Made in Space
by Jonathan Griffin
Night Gallery, Los Angeles
Is it possible to talk about art made in Los Angeles without crediting the city with everything that makes its art unique? Why are artists in Southern California so often asked to explain how their work is influenced by its infrastructure or climate? Is “Made in Space,” the exhibition curated by artists Peter Harkawik and Laura Owens, an antidote to these tendencies or is it a symptom?
Harkawik and Owens make no claims for their selection of thirty artists, though the show’s title is uncannily reminiscent of “Made in L.A.,” the 2012 Hammer Biennial, which pitched itself as “a snapshot of the current trends and practices coming out of Los Angeles.” By contrast, Harkawik and Owens’s thirteen-point exhibition text (in place of a press release) begins with no 1: “Someone drank tea. Someone else felt that a specific kind of taco eaten at a particular geographic location was like a drug. The spices generated a certain kind of energy, or, perhaps, muscle memory. It was 2012.” It goes on to reference a litany of local legends and historical phenomena, from Peter Schjeldahl’s dismissive 1981 essay in The Village Voice about the Los Angeles art scene to O.J. Simpson’s 1994 car chase. It ends with no 13: “Two curators drove by a flip flop in the road. This was mutually lauded for its demonstrative effect. It was 2013.” At no point, however, do the exhibition’s curators admit to specific intentions.
Harkawik and Owens are both accomplished artists, and it is their right to put together a subjective and intuitive exhibition that reflects their aesthetic tastes and social allegiances. “Made in Space” does that, but it seems to want to do more. Amongst the cultural ephemera of the exhibition text are some astute observations on the nature of space in Southern California. The philosopher Elizabeth Grosz is quoted: “Space, like time, is emergence and eruption, oriented not to the ordered, the controlled, the static, but to the event, to movement, or action.”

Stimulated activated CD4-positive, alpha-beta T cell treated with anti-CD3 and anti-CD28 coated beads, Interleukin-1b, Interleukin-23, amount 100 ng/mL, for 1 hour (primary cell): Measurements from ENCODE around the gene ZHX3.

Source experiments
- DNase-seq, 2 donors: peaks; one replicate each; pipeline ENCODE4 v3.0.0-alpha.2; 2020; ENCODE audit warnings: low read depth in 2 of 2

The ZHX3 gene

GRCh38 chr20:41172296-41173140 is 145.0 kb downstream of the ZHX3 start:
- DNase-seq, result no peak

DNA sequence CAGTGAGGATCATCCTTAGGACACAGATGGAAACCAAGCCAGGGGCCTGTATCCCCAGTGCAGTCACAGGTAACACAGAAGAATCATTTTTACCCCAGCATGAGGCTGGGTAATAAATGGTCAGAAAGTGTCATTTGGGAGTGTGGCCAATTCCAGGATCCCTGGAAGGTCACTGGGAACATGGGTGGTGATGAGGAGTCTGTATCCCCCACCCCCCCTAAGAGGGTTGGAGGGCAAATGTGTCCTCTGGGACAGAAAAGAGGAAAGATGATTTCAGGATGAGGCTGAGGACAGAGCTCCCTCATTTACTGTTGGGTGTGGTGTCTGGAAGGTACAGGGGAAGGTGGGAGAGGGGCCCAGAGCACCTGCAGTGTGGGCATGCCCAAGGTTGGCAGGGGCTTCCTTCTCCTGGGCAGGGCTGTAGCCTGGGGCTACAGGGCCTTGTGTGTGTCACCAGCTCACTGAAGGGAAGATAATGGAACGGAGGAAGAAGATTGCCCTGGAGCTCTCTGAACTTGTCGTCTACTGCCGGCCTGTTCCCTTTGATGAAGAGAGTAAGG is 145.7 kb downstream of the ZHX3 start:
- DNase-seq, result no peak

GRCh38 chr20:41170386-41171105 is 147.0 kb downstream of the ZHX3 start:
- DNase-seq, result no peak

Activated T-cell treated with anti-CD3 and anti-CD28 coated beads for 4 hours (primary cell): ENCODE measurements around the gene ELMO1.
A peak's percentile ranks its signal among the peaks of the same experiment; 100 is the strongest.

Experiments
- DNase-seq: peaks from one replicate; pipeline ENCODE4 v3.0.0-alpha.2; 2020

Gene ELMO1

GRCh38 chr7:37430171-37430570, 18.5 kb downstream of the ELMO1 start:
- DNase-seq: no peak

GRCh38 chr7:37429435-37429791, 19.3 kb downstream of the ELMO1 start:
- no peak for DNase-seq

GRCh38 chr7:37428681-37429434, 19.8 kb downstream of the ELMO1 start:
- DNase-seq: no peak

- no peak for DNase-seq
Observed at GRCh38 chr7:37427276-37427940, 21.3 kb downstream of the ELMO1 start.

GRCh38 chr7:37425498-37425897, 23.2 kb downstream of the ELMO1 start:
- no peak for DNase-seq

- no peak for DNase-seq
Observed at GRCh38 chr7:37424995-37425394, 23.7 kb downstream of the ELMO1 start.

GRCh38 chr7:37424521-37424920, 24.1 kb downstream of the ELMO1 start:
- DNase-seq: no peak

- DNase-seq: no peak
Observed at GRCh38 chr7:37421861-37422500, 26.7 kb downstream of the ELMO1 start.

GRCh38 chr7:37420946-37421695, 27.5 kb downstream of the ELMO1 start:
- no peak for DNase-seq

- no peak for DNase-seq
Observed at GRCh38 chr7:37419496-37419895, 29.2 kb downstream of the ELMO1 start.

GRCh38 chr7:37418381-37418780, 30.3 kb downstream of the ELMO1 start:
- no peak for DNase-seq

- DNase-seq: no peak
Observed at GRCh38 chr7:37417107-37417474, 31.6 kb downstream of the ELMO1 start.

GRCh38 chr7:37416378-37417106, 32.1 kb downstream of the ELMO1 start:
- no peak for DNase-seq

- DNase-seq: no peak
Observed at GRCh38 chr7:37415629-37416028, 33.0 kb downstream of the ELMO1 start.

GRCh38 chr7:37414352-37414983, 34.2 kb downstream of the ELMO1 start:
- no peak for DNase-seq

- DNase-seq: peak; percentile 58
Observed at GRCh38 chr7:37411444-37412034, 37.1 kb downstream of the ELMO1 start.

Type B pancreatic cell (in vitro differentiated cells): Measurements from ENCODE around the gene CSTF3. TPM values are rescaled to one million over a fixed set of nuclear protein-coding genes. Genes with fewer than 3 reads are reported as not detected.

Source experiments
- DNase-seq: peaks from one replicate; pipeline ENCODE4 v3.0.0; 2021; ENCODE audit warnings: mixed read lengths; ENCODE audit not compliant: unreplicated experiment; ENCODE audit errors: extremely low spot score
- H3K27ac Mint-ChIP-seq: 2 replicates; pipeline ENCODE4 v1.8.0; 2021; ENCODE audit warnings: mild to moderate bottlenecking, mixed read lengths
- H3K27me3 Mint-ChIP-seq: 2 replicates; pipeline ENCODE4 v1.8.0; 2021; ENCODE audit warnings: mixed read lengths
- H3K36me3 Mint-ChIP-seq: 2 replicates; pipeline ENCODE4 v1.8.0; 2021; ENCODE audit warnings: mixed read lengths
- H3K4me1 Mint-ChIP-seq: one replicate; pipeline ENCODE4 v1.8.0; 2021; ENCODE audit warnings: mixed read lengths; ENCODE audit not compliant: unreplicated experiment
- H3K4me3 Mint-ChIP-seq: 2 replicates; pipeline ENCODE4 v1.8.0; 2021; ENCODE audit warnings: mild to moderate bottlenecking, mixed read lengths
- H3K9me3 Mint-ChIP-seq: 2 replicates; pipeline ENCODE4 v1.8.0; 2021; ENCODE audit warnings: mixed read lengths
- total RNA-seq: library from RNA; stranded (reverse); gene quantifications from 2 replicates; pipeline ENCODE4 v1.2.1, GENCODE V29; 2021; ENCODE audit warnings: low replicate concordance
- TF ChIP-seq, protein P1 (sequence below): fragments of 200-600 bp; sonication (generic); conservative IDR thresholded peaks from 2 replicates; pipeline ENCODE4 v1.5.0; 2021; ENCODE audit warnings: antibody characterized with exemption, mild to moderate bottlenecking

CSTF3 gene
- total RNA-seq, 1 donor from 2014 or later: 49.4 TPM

At times, “Made in Space” coheres to engender similarly critical ideas. One room contains a pair of works by Mungo Thompson. Large mirrors printed with Timemagazine’s distinctive logo and red border face each other at either end of the space creating a trippy mise-en-abyme. One is titled June 25, 2001 (How the Universe Will End), and the other March 6, 1995 (When Did the Universe Begin?) (both 2012). On the floor between them, Joshua Callaghan’s hyper-realistic series “Chicago Snow Chunks” (2012) seem to be arrested mid-melt, like once-pristine snowdrifts reduced to crusty brown nuggets of ice. With the addition of David Korty’s ceramic pitchers and Marcia Hafif’s painstaking all-over pencil drawing (August 7, 2012, 2012) the display articulates a model of the dizzyingly elastic passage of time, and ways that artists might choose exploit it. I fail to see the relevance, I confess, of an adjacent print by Allen Ruppersberg, Honey I rearranged the collection trying to make a purse out of a sow’s ear (2011), nor of Laeh Glenn’s admittedly alluring trio of small paintings. If the exhibition might benefit in many places from a stern edit, it is also likely that the curators do not feel that pithiness (or, for that matter, clarity) was ever high on their agenda.